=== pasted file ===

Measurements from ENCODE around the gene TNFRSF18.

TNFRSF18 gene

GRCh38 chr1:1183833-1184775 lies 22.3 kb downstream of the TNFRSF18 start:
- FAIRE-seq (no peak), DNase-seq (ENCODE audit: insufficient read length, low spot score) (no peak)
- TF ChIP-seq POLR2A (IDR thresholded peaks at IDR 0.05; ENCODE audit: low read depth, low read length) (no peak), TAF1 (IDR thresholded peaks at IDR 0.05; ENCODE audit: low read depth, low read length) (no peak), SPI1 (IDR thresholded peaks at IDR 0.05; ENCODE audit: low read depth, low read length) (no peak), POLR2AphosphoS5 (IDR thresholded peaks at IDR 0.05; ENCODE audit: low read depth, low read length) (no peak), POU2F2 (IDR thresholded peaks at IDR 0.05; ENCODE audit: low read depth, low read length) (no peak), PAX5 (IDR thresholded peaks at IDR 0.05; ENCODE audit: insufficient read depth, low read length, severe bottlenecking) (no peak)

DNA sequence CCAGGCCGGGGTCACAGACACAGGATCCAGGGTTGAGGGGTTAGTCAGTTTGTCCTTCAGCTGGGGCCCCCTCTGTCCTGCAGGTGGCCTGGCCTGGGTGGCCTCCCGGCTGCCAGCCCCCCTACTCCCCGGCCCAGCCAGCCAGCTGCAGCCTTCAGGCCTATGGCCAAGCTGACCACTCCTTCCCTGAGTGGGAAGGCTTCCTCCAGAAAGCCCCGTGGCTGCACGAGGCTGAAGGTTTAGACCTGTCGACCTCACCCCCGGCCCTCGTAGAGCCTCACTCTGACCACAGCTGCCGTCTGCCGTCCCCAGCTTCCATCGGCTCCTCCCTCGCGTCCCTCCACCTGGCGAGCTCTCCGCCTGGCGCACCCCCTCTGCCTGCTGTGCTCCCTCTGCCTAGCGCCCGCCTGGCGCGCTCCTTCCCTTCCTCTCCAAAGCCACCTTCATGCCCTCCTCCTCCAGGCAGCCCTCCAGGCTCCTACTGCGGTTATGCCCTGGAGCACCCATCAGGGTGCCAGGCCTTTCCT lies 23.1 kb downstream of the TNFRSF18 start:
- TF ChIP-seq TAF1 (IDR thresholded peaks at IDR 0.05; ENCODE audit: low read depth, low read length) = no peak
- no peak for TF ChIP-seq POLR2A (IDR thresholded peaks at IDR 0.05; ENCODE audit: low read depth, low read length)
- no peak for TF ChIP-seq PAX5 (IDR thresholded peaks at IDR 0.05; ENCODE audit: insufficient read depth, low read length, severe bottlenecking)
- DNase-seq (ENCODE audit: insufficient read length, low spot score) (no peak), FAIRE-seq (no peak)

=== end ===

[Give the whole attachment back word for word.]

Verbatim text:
Measurements from ENCODE around the gene TNFRSF18.

TNFRSF18 gene

GRCh38 chr1:1183833-1184775 lies 22.3 kb downstream of the TNFRSF18 start:
- FAIRE-seq (no peak), DNase-seq (ENCODE audit: insufficient read length, low spot score) (no peak)
- TF ChIP-seq POLR2A (IDR thresholded peaks at IDR 0.05; ENCODE audit: low read depth, low read length) (no peak), TAF1 (IDR thresholded peaks at IDR 0.05; ENCODE audit: low read depth, low read length) (no peak), SPI1 (IDR thresholded peaks at IDR 0.05; ENCODE audit: low read depth, low read length) (no peak), POLR2AphosphoS5 (IDR thresholded peaks at IDR 0.05; ENCODE audit: low read depth, low read length) (no peak), POU2F2 (IDR thresholded peaks at IDR 0.05; ENCODE audit: low read depth, low read length) (no peak), PAX5 (IDR thresholded peaks at IDR 0.05; ENCODE audit: insufficient read depth, low read length, severe bottlenecking) (no peak)

DNA sequence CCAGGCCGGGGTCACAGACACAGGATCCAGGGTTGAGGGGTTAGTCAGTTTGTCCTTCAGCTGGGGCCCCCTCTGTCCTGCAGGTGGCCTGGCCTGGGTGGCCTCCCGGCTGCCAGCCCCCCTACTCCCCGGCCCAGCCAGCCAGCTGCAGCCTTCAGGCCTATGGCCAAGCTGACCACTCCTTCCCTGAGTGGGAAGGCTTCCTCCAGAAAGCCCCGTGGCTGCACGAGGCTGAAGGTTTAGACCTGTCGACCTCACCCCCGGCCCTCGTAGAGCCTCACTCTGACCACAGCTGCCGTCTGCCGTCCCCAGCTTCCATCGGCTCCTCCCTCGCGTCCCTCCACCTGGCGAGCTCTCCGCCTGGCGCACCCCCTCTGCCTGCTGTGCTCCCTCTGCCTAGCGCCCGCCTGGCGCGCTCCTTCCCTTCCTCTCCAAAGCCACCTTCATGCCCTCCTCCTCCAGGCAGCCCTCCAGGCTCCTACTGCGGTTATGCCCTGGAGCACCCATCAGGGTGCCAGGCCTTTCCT lies 23.1 kb downstream of the TNFRSF18 start:
- TF ChIP-seq TAF1 (IDR thresholded peaks at IDR 0.05; ENCODE audit: low read depth, low read length) = no peak
- no peak for TF ChIP-seq POLR2A (IDR thresholded peaks at IDR 0.05; ENCODE audit: low read depth, low read length)
- no peak for TF ChIP-seq PAX5 (IDR thresholded peaks at IDR 0.05; ENCODE audit: insufficient read depth, low read length, severe bottlenecking)
- DNase-seq (ENCODE audit: insufficient read length, low spot score) (no peak), FAIRE-seq (no peak)